dust collectors in a Ganoskin article here:

I bet that it would surprise you how much money comes back from the
refiner at the end of a year!

That’s my two cents, not on tool co-ops, but maybe on a way to save
enough $ to afford those tools from the high quality tool dealer in
your town. Stores are there to make money. Ya gotta buy their

A tool co-op sounds like a great idea! Maybe you’ll become the
premier tool importer to Australia!

Chuck in Asheville where I’m working between winter and spring

R.R.Jackson in regards to buying tools in Australia. I live in
Darwin, we have no tool supplier here so everything I needed I had
to buy interstate. You are right the prices are outrageously high. I
can only assume that the tool suppliers here buy at retail overseas
then add 100% markup or if they are buying at wholesale they are
really ripping off there customers. I make nearly all my tool
purchases from the USA or Germany. The companies I deal with were
more than happy to send me huge catalogues of there products ( no
charge) with everything priced. I can make my purchases online and
pay with Credit Card and the goods arrive in 7 to 10 days. Large
items are pricy to freight but if you bought here you would be
paying a freight component anyway, that would also have a markup on.
We have this problem here in Darwin where companies source there
goods from Interstate and freight them up here. The thing is they
not only add the freight charge to the items cost but also mark it
up. Don’t put up with poor service and unreasondable prices buy from
those who care to keep your business no matter how small. Those
companies are Rio Grande in the USA and Fischer in Germany, they
have websites. There are many many others and I am sure other people
will make other recommendations. The other reason I use the two
companies is that there are price variations so check each catalogue
when you have your list of goodies together.


Terence Dillon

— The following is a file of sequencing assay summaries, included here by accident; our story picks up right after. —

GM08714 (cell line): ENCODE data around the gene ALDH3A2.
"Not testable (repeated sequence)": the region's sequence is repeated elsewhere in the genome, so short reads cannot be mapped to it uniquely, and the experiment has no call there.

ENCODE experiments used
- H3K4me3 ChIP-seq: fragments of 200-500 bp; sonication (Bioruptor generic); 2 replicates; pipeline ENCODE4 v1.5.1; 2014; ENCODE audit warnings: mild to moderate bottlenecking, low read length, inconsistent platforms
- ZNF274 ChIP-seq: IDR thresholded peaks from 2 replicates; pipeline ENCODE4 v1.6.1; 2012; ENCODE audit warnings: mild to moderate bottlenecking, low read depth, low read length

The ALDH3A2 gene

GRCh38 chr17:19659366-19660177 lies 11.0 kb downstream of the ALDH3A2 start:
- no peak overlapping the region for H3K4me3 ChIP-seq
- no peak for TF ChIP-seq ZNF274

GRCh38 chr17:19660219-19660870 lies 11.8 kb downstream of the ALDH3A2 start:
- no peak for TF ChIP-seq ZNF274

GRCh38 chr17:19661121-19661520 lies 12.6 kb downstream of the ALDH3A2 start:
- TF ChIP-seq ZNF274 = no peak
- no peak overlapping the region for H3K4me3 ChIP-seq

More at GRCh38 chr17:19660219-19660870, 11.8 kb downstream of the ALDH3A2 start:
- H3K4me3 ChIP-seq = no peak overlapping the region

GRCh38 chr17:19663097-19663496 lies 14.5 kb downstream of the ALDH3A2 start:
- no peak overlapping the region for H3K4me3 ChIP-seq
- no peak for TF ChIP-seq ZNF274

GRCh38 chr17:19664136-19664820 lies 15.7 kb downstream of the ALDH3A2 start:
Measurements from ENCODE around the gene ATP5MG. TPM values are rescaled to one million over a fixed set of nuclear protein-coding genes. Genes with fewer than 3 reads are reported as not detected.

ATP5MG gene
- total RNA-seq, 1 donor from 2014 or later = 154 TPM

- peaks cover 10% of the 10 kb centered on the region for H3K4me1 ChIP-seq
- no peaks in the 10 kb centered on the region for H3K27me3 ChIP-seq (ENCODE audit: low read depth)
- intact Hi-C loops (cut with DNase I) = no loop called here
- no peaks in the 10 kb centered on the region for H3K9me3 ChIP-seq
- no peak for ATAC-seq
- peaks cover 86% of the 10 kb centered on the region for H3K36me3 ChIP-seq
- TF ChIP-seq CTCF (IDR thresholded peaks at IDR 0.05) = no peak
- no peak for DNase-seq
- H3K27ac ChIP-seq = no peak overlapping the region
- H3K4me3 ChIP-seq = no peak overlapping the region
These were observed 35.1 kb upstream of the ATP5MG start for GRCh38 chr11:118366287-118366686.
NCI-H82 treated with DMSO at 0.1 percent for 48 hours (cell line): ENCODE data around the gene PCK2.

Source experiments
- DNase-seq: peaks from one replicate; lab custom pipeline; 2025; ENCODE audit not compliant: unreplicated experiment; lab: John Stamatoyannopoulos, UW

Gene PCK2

Master Goldsmith
Chivali Artisan Goldsmiths
e @Terence_M_Dillon
p 08 8927 2112

I am sorry to read about the limited choices and high prices in (at
least some parts of) Austalia. Here in the US, we are truly blessed
(and spoiled) by a wide range of choices and prices.

A friend of mine who lives in Argentina is faced with similar
shopping difficulties, compounded by the likelihood, she says, that
packages shipped into the country from the US will be stolen. Her
solution might not be too ideal for Australians, but… she either
waits until she can make a trip to the US herself, or someone she
knows is going, and has them bring her tools and materials she
orders from Rio or other suppliers.

Good luck with the group-order idea!

–Noel, in the upper Midwest, USA

 The other reason I use the two companies is that there are price
variations so check each catalogue when you have your list of
goodies together. 

Maybe everybody realizes, but this doesn’t necessarily help-- if you
really want to compare, you can’t go by the catalog. I haven’t used
Fischer, but with Rio, it is rarer to actually be charged what it
says in the catalog than not. This is true even for things that
don’t vary with the precious metals prices.


Stores are there to make money. Ya gotta buy their respect! 

Just had to comment on this since it seems so backwards. I’d put it
this way: Stores are there to make money: They’ve got to court your
business and they’re unlikely to do that if they don’t show you


Hi Beth,

 Stores are there to make money: They've got to court your business
and they're unlikely to do that if they don't show you respect! 

This makes a lot of sense. Yet if I am given the choice between an
old, trusted and proven customer and someone who I don’t know, I’ll
choose the old customer every time.

I do agree with you that it’s a store’s job to court business, and
part of that is fulfilled by respecting every customer. I choose to
respect those customers who’ve proven that they are happy to use my
services. Some customers are more equal than others!

Maybe I’m just an ol’ stick in the mud, not progressive nor
expansion minded. I like the ‘sure thing’ of working with someone I
know. I believe that the people who can use my services, will. New
customers will come into my business as is appropriate. I don’t think
I need to court everyone’s business.

If this is wrong headed, I’m sure someone will tell me. I’m on this
forum to learn and am grateful for all the info that flows between

Chuck in Asheville where daffodils are blooming and the birds won’t
let us sleep in.